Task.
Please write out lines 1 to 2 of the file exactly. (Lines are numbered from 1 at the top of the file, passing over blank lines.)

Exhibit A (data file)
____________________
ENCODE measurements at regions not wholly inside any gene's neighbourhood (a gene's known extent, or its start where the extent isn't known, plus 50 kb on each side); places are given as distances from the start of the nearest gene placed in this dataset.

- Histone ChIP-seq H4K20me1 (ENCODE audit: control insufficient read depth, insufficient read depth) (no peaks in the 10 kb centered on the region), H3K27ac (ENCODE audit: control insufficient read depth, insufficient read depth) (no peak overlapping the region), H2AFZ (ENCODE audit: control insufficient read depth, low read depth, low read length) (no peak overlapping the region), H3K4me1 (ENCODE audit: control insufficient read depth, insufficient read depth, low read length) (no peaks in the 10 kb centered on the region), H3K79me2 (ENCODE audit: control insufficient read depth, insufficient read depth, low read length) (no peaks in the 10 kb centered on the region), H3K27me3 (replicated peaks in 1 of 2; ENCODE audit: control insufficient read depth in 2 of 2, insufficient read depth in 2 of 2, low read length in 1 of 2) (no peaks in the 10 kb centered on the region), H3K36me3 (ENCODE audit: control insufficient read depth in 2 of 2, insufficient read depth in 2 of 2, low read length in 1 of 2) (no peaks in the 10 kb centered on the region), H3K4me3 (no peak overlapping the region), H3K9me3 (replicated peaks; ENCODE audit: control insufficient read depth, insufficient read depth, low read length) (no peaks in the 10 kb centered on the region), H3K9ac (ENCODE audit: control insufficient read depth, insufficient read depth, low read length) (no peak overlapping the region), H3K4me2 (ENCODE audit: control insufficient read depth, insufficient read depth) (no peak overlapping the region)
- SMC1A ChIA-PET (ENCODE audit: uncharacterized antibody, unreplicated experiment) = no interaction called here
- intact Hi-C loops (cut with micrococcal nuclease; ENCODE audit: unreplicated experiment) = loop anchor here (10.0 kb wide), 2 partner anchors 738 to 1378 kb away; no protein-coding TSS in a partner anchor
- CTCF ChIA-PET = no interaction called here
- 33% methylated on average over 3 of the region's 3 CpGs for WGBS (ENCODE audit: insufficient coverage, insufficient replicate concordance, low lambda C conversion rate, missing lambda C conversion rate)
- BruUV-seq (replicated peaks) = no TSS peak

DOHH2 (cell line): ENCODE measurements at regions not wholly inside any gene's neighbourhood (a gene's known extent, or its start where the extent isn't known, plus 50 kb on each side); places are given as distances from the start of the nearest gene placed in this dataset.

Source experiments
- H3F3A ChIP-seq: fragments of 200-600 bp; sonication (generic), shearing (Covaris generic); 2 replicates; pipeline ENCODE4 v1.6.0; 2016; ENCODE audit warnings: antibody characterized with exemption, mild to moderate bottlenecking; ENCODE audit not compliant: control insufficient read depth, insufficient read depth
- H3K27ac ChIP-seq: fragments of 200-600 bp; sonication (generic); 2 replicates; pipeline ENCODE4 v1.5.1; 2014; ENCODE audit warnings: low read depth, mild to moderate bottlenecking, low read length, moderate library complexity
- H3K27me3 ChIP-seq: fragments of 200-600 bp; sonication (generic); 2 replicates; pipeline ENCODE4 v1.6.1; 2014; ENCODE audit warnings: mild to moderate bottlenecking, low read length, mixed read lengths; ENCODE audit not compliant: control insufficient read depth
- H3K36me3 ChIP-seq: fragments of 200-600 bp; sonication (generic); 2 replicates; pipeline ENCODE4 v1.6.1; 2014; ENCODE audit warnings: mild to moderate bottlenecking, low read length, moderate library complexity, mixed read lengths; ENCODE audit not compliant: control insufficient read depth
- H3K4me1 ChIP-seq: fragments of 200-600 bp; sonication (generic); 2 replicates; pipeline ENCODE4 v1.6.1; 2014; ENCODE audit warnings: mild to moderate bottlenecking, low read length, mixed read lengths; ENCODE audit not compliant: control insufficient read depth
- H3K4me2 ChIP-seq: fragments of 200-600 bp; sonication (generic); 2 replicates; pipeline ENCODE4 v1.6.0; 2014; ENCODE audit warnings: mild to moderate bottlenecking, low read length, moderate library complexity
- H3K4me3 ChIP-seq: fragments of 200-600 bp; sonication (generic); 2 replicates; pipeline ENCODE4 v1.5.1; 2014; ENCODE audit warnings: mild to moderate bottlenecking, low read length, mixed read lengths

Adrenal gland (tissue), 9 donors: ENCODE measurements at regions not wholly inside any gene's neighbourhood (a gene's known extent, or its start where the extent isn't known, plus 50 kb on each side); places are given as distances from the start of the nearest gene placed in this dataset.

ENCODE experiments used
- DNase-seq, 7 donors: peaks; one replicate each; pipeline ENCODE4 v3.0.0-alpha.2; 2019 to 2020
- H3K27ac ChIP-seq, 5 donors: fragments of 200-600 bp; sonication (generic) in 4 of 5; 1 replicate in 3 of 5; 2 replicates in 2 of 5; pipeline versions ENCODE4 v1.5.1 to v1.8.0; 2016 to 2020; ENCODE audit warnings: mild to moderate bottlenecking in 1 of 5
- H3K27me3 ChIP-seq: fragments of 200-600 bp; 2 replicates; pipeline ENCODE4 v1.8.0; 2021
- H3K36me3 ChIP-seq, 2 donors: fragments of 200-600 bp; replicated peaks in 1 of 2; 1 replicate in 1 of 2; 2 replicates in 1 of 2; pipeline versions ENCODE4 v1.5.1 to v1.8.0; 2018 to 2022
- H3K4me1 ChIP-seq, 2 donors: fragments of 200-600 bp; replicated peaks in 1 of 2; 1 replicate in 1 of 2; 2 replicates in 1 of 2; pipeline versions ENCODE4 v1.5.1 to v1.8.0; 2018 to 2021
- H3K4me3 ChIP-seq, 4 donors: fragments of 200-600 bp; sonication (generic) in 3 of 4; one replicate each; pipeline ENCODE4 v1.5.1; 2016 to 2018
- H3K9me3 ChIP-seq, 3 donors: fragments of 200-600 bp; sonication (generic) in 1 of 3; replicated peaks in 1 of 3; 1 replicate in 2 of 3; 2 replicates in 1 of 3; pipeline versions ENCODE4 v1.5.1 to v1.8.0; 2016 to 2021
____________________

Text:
ENCODE measurements at regions not wholly inside any gene's neighbourhood (a gene's known extent, or its start where the extent isn't known, plus 50 kb on each side); places are given as distances from the start of the nearest gene placed in this dataset.

- Histone ChIP-seq H4K20me1 (ENCODE audit: control insufficient read depth, insufficient read depth) (no peaks in the 10 kb centered on the region), H3K27ac (ENCODE audit: control insufficient read depth, insufficient read depth) (no peak overlapping the region), H2AFZ (ENCODE audit: control insufficient read depth, low read depth, low read length) (no peak overlapping the region), H3K4me1 (ENCODE audit: control insufficient read depth, insufficient read depth, low read length) (no peaks in the 10 kb centered on the region), H3K79me2 (ENCODE audit: control insufficient read depth, insufficient read depth, low read length) (no peaks in the 10 kb centered on the region), H3K27me3 (replicated peaks in 1 of 2; ENCODE audit: control insufficient read depth in 2 of 2, insufficient read depth in 2 of 2, low read length in 1 of 2) (no peaks in the 10 kb centered on the region), H3K36me3 (ENCODE audit: control insufficient read depth in 2 of 2, insufficient read depth in 2 of 2, low read length in 1 of 2) (no peaks in the 10 kb centered on the region), H3K4me3 (no peak overlapping the region), H3K9me3 (replicated peaks; ENCODE audit: control insufficient read depth, insufficient read depth, low read length) (no peaks in the 10 kb centered on the region), H3K9ac (ENCODE audit: control insufficient read depth, insufficient read depth, low read length) (no peak overlapping the region), H3K4me2 (ENCODE audit: control insufficient read depth, insufficient read depth) (no peak overlapping the region)